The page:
Why is Google asking me if I or someone I know is feeling sick?
Understanding how people search when they're feeling sick is an important problem to solve, as it can help improve projects like Google Flu Trends, which uses aggregated search data to detect influenza epidemics. Statistics gathered in this experiment may also help Google deliver more relevant search results in the future. For example, someone who searches for [arthritis pain] to understand why an aging parent is experiencing joint pain might want to learn about nearby health facilities and potential treatments, whereas somebody who searches for [arthritis pain] because she is doing a research project might want results about how common arthritis is and what its risk factors are. Rather than make educated guesses about how many users are searching because they're sick, we're running this experiment to collect real statistics.
Why does Google want to know whether people are searching because they're sick or because they're merely curious?
Lots of people use Google to find answers to their health-related questions, but determining user intent from a search query is often challenging. Google Flu Trends researchers found a close relationship between how many people search for certain flu-related topics and how many people actually have flu symptoms. However, many users frequently search for diseases and symptoms out of curiosity or in response to news headlines. This experiment will help us gather statistics on why and how people search for health-related information. Understanding user intentions may enable us to do a better job providing services like Google Flu Trends and improving our search results for health-related queries.
How is this related to Google Flu Trends?
Google Flu Trends uses aggregated search query trends to estimate flu activity levels across the United States and Mexico. Data from this experiment will be used to better understand the motivation behind many health-related searches and may enable us to produce more accurate estimates.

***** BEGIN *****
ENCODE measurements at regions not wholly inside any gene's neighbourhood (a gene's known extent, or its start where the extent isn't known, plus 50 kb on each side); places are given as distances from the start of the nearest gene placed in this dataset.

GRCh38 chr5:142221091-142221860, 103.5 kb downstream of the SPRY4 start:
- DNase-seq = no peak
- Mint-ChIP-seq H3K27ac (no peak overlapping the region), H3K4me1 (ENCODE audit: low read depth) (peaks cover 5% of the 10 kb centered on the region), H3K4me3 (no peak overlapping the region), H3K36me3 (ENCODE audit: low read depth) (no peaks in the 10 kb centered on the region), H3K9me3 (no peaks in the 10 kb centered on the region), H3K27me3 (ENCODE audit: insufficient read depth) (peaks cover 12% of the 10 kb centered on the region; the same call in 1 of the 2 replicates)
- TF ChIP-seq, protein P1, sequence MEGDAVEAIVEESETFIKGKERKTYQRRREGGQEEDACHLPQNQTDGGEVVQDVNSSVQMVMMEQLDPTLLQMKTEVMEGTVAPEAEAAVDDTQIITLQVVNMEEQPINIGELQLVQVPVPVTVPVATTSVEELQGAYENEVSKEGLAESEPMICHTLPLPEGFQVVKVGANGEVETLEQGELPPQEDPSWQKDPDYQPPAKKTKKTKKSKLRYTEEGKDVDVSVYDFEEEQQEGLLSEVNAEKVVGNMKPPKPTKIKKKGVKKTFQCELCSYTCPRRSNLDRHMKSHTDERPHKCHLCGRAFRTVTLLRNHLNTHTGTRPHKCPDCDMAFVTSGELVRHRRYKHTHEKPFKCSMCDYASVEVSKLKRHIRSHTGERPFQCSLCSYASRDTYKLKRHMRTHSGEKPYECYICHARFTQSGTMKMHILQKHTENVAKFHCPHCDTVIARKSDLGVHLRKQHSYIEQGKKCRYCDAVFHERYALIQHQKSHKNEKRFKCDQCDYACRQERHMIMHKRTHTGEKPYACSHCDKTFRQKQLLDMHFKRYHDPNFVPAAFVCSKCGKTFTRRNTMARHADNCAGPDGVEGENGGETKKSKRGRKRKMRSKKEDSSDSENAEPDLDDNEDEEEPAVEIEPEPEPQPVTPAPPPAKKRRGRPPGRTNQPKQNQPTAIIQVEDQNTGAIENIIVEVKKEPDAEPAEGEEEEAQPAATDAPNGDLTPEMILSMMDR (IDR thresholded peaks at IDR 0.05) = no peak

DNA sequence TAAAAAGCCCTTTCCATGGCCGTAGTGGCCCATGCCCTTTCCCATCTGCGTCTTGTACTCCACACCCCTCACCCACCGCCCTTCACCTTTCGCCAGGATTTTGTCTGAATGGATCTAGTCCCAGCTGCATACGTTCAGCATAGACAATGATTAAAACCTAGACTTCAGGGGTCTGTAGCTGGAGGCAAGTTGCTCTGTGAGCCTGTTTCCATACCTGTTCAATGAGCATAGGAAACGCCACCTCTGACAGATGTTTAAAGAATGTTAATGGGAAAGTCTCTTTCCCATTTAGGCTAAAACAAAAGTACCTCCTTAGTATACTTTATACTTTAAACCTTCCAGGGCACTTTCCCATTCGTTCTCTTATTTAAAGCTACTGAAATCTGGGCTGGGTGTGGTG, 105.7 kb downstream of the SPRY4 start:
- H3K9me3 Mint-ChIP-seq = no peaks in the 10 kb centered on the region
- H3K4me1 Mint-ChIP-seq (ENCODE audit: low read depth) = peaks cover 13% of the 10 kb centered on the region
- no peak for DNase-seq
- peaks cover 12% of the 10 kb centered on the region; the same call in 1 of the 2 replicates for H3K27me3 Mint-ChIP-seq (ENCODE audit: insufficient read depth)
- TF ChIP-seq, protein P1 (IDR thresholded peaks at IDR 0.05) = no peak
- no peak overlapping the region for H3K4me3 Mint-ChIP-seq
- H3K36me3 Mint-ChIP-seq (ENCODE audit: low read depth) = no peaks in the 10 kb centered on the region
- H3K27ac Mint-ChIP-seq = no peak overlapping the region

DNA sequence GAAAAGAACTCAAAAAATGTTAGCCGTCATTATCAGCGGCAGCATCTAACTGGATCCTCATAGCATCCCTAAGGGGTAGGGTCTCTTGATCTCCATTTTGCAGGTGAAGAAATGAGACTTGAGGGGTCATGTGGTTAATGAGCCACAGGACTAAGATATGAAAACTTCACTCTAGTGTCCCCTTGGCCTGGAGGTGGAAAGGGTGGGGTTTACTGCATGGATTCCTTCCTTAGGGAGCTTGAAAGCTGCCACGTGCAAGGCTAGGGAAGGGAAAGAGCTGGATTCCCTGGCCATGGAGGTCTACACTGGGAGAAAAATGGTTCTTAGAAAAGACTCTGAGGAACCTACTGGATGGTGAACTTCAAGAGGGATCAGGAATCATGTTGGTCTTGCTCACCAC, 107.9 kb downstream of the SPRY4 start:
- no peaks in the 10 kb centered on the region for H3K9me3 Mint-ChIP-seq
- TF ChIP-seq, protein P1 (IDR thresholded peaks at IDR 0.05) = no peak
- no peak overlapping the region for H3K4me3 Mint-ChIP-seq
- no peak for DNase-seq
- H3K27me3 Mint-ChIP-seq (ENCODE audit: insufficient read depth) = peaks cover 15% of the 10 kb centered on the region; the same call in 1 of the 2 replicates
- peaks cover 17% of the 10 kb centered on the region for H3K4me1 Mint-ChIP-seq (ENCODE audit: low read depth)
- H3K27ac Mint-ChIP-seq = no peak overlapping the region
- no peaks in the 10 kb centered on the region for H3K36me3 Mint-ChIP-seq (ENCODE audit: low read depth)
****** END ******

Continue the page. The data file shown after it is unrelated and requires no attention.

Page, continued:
What triggers this poll question? How often will this pop up?
A small percentage of random searches for health-related topics will trigger the poll question while the experiment is running.
How did Google decide what search terms to use for this poll?
We're surveying users about a variety of search terms related to health. We recognize that asking users questions about their personal health or the health of someone they know must be handled with great care and sensitivity. We seek to avoid asking about issues which are excessively embarrassing, immediately life-threatening, involve mental health, may involve illegal behavior, or pertain to sexual behavior.
How long will these poll questions appear?
This survey is an experiment. We're not sure what the results will be and how many people will respond, but we anticipate that this will run for something on the order of several weeks.
Do I have to answer the poll?
No. The poll is opt-in only, so we invite those who are comfortable participating to do so.
Will this survey be shown to all users around the world who search for health-related terms?
No, the survey will be displayed at the bottom of the search results page to users from United States IP addresses only. The poll question will appear only for a randomly-selected small percentage of health-related searches.
Is my poll answer combined with other information Google has about me, like my Gmail address?
If you choose to answer the poll, your answer will not be associated with your Google Account, Gmail address, or other personally identifiable information. We will use the answer together with our search server logs for internal research on improving search results and to help improve Flu Trends or similar services. Also, individual poll answers will not be shared outside of Google.
What information is logged when I answer the poll question?
Google’s servers automatically record information when you respond to this poll, including a cookie, IP address, browser type and language, and the date and time of your answer. The cookie is the same cookie used in our search server logs, and is what we will be using to study anonymous historical query patterns in our research. Like our search server logs, poll responses will be anonymized in accordance with Google's standard logs retention policy. We anonymize IP addresses after 9 months and cookies after 18 months. Also, you can always use your browser to set your cookie preferences or clear Google's (or anyone else's) cookies at any time.